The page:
The Diplomat gave a forlorn glance at what was once five strapping shrubs; now was two point five self-conscious attempts at greenery that looked like they’d rather be anywhere but near us. Our attempts at eco-fertilising them had been scornfully mocked by a colony of Thai insects who had set up residency and devoured the lot:
Look, farang. Useless gardeners. Ha Ha Ha. Let’s eat crooned the gleeful critters through their chomping mandibles.
“We can’t truly call that a shrubbery, can we?” she continued, wafting a hand at our pseudo-hedge. I nodded sage agreement. To be honest most of the other apartments in our building have superb arrangements of botanical delights so we’ve no real excuse to not have one ourselves. Got to keep up with the Joneses, haven’t you?
“I’ve heard there’s a garden centre of sorts out at Ekamai. Called Karaket Garden. Near the Big C. We should go and find something.”
“Like a hydrahangiandypandyparanthea?” I politely suggest, attempting to nod thoughtfully.
“Frangipani.” I was corrected, almost absentmindedly.
“Well let’s go find it. Can’t be too hard if we use our GPS.” With that we bundled into our truck and tried, unsuccessfully, to enter the coordinates. Apparently E126.96.36.1993/N38.72.345 doesn’t exist on planet Earth.
Start your engine was being frantically waved at us as we peered at the readout, oblivious to it all. Eventually we found we could search for ‘The Big C, Ekamai’ and off we went, to the palpable sweaty relief of our guards who could finally lower their arms. We trundled in typical tourist driving style along Sukhumvit until we reached the Soi about twenty minutes later. Having hopped out, we fortuitously went clockwise round the supermarket. Big C is a chain of large grocery and more stores in Bangkok. Think Walmart or Loblaws or Tesco. Apparently the entire site was owned by a Chinese gentleman who sold most of the land to enable this modern mall on the proviso he could set up a small garden centre to one side of it. Quite a good retirement plan, I think. Anyway we wheeled Isla round a corner, more in hope than expectation and there it was. A Soi full of shrubs.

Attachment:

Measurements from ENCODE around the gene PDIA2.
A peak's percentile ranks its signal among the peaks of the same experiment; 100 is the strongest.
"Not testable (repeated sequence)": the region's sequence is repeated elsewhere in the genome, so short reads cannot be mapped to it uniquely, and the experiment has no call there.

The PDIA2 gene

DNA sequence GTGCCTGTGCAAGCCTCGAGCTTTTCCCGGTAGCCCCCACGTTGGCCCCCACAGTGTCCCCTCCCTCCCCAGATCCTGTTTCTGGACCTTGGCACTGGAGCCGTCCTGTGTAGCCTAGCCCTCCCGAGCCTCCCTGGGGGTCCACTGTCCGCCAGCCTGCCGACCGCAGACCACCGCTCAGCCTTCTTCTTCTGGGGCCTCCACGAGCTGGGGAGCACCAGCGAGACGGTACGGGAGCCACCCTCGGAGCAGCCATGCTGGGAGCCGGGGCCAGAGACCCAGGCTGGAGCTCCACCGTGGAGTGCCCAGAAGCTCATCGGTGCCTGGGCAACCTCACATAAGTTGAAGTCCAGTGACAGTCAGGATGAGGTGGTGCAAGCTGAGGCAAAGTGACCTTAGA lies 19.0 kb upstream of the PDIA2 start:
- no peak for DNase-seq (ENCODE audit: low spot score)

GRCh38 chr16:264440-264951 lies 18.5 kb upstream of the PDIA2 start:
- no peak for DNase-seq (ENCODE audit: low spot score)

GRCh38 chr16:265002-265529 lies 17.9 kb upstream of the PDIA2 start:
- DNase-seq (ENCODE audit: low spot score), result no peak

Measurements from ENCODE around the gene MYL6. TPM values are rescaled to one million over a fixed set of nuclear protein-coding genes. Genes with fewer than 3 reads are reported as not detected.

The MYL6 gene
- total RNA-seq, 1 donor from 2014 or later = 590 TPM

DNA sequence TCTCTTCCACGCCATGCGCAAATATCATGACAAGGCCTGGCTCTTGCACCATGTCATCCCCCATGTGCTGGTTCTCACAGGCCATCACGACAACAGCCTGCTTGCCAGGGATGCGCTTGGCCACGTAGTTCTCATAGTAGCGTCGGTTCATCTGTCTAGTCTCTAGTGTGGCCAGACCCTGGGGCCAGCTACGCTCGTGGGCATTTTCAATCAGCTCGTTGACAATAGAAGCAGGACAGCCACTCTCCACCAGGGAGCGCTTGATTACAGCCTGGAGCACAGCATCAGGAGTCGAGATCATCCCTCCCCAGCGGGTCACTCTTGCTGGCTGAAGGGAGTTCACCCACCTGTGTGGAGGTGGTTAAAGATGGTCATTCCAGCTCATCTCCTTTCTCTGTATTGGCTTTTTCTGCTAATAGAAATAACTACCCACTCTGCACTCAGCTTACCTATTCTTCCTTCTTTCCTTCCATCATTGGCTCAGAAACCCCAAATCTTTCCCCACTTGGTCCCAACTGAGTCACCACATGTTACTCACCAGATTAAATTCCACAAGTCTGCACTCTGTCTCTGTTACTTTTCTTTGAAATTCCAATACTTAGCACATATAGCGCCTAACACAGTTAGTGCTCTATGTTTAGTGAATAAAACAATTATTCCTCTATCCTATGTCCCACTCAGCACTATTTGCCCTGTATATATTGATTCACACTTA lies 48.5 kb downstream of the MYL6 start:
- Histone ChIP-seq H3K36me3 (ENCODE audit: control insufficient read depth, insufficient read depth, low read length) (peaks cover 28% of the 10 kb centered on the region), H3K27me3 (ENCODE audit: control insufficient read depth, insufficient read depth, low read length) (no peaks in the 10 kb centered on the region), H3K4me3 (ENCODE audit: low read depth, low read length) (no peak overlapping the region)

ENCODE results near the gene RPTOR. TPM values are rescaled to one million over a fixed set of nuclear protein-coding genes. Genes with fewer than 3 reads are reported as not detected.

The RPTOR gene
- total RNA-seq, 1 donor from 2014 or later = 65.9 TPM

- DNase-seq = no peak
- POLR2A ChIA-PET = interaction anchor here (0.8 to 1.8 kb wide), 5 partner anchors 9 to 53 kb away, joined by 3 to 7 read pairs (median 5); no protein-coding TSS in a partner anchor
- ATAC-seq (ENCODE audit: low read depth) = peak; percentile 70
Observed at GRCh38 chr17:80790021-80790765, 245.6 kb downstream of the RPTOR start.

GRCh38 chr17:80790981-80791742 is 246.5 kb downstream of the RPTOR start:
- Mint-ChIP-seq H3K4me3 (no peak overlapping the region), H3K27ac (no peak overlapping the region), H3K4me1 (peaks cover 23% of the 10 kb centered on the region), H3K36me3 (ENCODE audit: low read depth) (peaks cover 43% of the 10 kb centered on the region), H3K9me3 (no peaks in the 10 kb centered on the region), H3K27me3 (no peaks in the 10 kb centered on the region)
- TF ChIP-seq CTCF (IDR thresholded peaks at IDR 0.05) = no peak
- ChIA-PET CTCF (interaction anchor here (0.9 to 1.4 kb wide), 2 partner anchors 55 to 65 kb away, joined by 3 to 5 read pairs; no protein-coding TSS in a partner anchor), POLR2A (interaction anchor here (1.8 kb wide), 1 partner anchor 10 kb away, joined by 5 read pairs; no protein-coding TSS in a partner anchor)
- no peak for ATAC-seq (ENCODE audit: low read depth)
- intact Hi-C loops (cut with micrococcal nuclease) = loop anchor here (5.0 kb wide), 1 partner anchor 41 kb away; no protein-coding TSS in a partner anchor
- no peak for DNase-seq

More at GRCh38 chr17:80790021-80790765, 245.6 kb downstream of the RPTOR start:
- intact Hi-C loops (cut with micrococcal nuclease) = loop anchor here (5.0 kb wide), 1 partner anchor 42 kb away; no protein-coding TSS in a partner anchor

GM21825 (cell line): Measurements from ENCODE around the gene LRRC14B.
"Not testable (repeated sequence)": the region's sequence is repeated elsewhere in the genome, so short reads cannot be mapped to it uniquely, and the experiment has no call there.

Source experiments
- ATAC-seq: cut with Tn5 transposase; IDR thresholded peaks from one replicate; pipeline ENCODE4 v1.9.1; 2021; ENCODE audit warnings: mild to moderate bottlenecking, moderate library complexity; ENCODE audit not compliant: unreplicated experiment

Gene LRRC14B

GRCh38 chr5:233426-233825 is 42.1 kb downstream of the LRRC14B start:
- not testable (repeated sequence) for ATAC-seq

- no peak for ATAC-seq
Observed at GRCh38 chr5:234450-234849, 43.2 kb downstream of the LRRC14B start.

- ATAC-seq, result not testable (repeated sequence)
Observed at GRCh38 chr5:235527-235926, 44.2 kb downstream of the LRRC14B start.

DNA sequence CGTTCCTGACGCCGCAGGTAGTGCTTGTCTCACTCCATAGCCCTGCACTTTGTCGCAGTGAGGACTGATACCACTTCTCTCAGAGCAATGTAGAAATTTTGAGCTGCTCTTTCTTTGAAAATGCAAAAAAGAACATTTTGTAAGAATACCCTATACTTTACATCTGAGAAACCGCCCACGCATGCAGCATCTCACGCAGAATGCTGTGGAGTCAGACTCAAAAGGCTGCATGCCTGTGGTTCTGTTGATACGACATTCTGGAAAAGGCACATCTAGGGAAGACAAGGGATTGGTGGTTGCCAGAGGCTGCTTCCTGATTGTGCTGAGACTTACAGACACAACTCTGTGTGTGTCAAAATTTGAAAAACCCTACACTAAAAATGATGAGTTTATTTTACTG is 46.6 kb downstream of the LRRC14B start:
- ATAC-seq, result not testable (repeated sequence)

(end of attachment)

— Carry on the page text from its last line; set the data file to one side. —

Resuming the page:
On arrival, we were the only punters; with Isla straining to be freed from her pushchair, I duly took her on a wander round the place whilst Diplomat dropped 10,000Baht on various large plants and their pots. She even got a pot pond complete with lilies. The Chinese gentleman-owner was on hand, sprightly in his ushering and solicitude, informative in his recommendations and hand-wringing sales pitch. Quite a character, very personable and attentive. He didn’t try and sell what we didn’t want; he merely suggested certain plants that would look great in our place. I even bought a spur-of-the-moment bamboo plant (the ones that are topiary-esque in design) to gaze at whilst I pen these words. All very relaxing.
Here’s some photos of his place…
We piled back into our car and made it home three minutes before they did. Clearly this was all meant to be given our half-assed planning of the entire morning.
So, we have our shrubbery. As the peerless Monty Python crew would say:
“First you must find… another shrubbery! Then, when you have found the shrubbery, you must place it here, beside this shrubbery, only slightly higher so you get a two layer effect with a little path running down the middle. (“A path! A path!”) Then, you must cut down the mightiest tree in the forest… with… a herring!”
We’re off to find some fish. Oh, and the insects are smirking on the other side of their heads now. The Chinese gentleman scoffed at our notions of gentle water and soap to clear them off and gave us insecticide …”If you want your plants to live, of course.”, his advice offered with a smiling roll of his eyes that clearly said: Farang!
Sometimes when you’re in Rome, you have to follow the local directives whether you like it or not.
Is this what diplomacy is all about?